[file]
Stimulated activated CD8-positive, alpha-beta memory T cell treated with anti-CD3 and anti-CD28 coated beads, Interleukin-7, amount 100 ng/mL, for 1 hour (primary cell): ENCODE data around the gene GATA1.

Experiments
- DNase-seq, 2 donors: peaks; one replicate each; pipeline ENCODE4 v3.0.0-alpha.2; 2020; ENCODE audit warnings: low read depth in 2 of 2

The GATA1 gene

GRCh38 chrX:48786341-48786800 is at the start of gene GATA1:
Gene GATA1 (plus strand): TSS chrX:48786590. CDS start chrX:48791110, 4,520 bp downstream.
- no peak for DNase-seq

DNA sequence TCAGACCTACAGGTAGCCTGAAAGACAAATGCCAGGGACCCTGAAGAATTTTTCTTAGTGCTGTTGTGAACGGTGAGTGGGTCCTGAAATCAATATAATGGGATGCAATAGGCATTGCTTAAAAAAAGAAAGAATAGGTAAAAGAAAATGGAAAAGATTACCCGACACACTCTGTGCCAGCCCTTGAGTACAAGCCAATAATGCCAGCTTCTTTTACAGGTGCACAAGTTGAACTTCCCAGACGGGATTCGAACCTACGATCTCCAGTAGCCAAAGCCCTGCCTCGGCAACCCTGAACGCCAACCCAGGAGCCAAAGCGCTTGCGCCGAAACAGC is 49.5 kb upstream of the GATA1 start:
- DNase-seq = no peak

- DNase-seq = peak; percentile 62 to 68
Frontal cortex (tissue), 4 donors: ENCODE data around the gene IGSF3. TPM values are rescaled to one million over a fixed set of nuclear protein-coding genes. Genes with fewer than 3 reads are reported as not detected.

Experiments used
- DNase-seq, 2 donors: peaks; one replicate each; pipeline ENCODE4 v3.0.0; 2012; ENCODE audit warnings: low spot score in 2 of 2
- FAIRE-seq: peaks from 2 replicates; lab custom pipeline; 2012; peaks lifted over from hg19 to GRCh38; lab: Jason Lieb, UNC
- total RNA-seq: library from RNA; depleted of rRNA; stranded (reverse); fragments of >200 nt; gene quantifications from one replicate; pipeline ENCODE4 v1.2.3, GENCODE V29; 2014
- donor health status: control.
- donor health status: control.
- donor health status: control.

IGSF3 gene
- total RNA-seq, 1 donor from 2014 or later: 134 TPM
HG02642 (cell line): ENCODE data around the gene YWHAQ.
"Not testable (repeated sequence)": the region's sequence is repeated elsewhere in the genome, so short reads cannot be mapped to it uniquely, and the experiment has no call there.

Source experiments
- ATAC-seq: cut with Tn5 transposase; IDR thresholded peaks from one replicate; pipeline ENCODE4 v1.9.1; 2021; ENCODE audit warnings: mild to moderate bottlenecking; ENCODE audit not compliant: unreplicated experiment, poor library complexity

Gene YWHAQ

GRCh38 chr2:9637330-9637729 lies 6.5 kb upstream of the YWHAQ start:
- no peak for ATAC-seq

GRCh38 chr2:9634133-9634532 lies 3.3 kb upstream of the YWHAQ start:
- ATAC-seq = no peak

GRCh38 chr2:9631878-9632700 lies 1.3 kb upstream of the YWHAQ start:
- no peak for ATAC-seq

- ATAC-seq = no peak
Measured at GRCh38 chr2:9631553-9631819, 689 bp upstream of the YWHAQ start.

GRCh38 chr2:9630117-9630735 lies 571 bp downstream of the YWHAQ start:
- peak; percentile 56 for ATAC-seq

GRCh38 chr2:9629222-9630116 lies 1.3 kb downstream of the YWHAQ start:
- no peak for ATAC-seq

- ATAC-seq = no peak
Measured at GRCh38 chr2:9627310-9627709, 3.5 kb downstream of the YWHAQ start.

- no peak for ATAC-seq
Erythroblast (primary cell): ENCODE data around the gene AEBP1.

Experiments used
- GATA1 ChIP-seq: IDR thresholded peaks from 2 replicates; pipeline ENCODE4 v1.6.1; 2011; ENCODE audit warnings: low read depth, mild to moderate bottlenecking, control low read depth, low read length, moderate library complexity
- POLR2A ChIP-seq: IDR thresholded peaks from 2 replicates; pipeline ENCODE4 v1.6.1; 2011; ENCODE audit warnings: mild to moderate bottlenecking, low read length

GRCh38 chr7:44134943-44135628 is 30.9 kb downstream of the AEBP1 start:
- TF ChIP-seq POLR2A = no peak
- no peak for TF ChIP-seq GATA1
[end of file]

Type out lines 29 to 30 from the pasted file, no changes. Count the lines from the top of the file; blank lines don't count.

- ATAC-seq = no peak

GRCh38 chr2:9631878-9632700 lies 1.3 kb upstream of the YWHAQ start: